By Vibhor Mittal
The world we live in today is ever-changing and, sometimes, not for the best. The Covid pandemic adversely affected economies worldwide, and now the war between Russia and Ukraine. Against an already turbulent backdrop of global inflationary pressures, the war took a further toll on global economies. In India, there are talks of stagflation – a phenomenon marked by slow economic growth and relatively high unemployment—or economic stagnation—which is at the same time accompanied by rising prices.
Alarmed by the disruptions, shortages and escalating prices induced by geopolitical tensions and sanctions, the RBI
In the case of HNIs, UHNIs, family offices and other young, wealthy individuals who have considerable capital to invest and protect, it’s important they figure out the best strategies to meet their financial goals. While none of us can say what the future will bring or how the markets will turn, it is always a good choice to have a diversified portfolio allocation across multiple asset classes, including fixed income instruments depending on the risk appetite and investment horizon.
Fixed Income Investments
In the past two years, the equities market has been on an upward trend. However, driven by adverse macroeconomic factors and persistent outflows from foreign investors, the market has corrected significantly from peak levels. The volatility is expected to remain high in the near term. Most retail investors, including HNI and UHNI, have seen significant capital erosion in their portfolios. At such times, Fixed Income Assets that offer the dual benefit of capital protection and stable returns may be ideal. While the returns may be capped, they are a safe and secure investment option.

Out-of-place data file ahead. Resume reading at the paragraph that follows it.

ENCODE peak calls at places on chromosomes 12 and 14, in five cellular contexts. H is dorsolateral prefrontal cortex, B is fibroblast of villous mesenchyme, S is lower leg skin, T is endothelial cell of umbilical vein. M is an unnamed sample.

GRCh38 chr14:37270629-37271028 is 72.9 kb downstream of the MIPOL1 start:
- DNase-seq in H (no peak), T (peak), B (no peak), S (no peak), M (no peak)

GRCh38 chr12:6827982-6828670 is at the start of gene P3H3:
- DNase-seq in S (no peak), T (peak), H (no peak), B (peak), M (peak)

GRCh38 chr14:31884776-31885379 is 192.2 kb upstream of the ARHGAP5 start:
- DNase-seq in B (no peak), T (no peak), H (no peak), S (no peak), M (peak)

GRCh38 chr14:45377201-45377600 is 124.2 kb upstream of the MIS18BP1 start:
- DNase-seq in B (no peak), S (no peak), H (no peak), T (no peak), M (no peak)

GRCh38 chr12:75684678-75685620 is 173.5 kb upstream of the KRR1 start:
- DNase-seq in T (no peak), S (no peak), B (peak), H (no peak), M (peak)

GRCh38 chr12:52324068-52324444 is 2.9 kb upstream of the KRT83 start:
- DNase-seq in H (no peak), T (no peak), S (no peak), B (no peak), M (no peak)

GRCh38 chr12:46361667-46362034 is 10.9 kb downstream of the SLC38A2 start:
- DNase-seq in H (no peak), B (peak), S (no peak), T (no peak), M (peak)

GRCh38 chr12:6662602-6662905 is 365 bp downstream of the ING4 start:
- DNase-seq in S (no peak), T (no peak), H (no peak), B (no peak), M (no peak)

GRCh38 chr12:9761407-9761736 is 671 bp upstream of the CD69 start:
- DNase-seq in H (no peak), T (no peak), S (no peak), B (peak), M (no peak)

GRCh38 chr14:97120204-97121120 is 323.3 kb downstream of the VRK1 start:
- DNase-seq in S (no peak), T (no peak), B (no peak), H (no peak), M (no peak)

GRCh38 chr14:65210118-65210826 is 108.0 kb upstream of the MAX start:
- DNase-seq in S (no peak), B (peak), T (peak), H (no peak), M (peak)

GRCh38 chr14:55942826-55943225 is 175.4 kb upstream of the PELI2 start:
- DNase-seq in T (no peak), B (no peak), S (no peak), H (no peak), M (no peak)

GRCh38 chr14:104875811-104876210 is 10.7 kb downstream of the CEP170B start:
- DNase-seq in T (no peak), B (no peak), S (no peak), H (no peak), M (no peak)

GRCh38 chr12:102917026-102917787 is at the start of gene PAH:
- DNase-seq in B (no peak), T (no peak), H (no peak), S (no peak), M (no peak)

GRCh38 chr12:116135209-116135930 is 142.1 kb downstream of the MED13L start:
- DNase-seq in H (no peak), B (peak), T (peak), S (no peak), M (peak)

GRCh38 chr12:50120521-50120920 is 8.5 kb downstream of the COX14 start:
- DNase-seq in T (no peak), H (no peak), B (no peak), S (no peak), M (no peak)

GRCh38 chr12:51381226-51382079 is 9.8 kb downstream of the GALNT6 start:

- Corporate Bonds: These instruments offer the benefit of capital protection along with the promise of stable cash flows and assured return. Investors should invest in better-rated listed bonds that have high liquidity. Bond yields have increased significantly in the past few months, making this investment option more lucrative for investors.
- Market-linked debentures (MLD): Listed MLDs can offer better post-tax returns owing to reduced tax incidence compared to other debt instruments, making them an excellent choice for HNI portfolios. The effective tax rate on MLDs (including surcharge and cess) could be less than 12%, compared to around 43% in corporate bonds for individual investors in the highest income bracket.
- Commercial Paper (CP): For HNIs and young wealthy individuals looking for a short-term investment, CP could be considered. An unsecured and short-term investment, they are widely issued by corporates and financial institutions to raise debt for a short period – usually between 30 to 180 days with interest rates ranging from 4% to 10%.
- Asset-Backed Securities (ABS): These instruments are backed by collaterals that generate regular monthly income and cashflows. The structural features and credit enhancement usually available in ABS transactions provide an additional layer of safety of capital and returns to the investor.
HNI investors are more worried than ever about preserving their money and maximising the returns on their portfolios. While investment options change, the essential premise remains the same: for an appropriate portfolio allocation, diversification across asset classes is recommended to reduce volatility while keeping investment objectives and cash flow requirements in mind.
(Vibhor Mittal is the Chief Business Officer – Fixed Income (YubiInvest), Yubi (formerly CredAvenue). The views expressed are the author’s own. Please consult your financial advisor before investing.)